Psychology degree or msc

(3 Posts)
crazyhead Wed 04-Jul-18 12:31:08

I am finishing off a psych conversion MSc at the moment (I'm 41), so happy to talk you through that. First thought is the same as Bubbles buddy - do you need a psych degree? (either first degree or MSc, and I have to say, I would think the MSc would make more sense). Basically, if you want to charter as a professional psychologist, you've a long road ahead. Once you've got your GBC from the first degree or conversion, you then need (for occ psych) to do a specialist MSc, then two years supervised portfolio work for a doctorate. However - you may absolutely not need that. You could do exec coaching training (if you want to coach) or just a specialist MSc in business psych.

For domestic violence work possibility, have you volunteered with a charity on this (eg Refuge helpline)? If you were working with this group as a psychologist ( which would be clinical or counselling), you'd be talking GBC followed by experience, followed by doctorate. There are however a number of other capacities in which you might work with this group.

Having said all this, clearly, I am doing the GBC and started in a similar place. I would be happy help further as it is a confusing thing,.

BubblesBuddy Wed 04-Jul-18 11:26:55

My original thought was: do you need a degree in Psychogy to do any of these jobs? The first two seem quite niche and I would have thought experience was better than another degree.

I think working with abuse victims is more about social working. So a social work Masters might be better. Have you researched how you get into the careers you are thinking of? Is career coaching more of a private line of business because one assumes it’s only large companies who would have the luxury of this in house. Is it done via HR and graduate recruitment? Would anyone think you were better at these jobs because you had a degree in psychology which thousands of other graduates possess? Or would experience be better? Not sure the degree would count more than the experience in terms of your ability to attract clients if you were thinking of setting up your own business.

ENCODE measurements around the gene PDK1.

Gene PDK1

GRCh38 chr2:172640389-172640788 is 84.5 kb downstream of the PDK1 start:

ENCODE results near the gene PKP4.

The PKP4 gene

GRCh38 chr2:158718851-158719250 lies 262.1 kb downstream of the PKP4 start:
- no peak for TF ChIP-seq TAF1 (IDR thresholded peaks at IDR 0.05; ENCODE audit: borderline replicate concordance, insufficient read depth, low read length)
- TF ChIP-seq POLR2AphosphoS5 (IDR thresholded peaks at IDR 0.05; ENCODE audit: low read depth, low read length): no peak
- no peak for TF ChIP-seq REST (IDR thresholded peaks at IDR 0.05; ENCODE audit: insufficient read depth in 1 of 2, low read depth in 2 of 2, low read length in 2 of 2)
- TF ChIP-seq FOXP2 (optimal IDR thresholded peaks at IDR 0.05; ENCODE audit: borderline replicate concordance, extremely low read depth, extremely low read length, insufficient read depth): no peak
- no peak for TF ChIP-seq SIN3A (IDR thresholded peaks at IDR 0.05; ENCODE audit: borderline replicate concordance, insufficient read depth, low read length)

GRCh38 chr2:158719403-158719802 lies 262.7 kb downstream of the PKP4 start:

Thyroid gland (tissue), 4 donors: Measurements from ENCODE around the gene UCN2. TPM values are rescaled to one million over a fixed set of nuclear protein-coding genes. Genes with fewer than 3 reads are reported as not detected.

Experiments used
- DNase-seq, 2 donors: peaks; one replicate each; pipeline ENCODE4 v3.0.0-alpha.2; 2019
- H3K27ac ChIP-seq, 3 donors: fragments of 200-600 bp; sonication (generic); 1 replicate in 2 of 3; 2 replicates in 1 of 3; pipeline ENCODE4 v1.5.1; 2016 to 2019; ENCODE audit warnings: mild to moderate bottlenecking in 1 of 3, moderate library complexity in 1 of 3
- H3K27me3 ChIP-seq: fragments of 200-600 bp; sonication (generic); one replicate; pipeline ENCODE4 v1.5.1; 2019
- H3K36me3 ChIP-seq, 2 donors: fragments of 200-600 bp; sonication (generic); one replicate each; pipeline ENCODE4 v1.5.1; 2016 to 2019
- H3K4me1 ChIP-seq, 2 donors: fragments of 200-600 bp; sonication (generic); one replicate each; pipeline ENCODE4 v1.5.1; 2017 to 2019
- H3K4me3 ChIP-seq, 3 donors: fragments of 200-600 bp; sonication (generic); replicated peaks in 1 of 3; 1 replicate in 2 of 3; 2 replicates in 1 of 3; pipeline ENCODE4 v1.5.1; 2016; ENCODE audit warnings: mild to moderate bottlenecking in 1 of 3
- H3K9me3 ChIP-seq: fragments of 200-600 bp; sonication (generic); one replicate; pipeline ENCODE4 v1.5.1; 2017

I’m sure others will have a better insight than I do. I’ve never been talent managed or career coached at any stage of working for a large organisation. Except with performance management discussions and “next steps” conversations.

DD volunteered for a charity for abuse victims so you can certainly volunteer to see if it’s for you.

verytidylineofcars Wed 04-Jul-18 09:21:02

I've got a ba in history and 10 plus work experience in a recruitment / project management / systems role

I'm considering doing a psychology degree and then a masters but there are some direct access masters I could take (psychology conversion masters) all by distance learning

I'm seriously considering it ...

Would I be mad to do this at 34 - not sure exactly what career it would lead to, but maybe something in talent management, career coaching (more if I stay corporate) or possibly working with domestic abuse victims if I go off tangent

Am I mad? Anyone done anything similar

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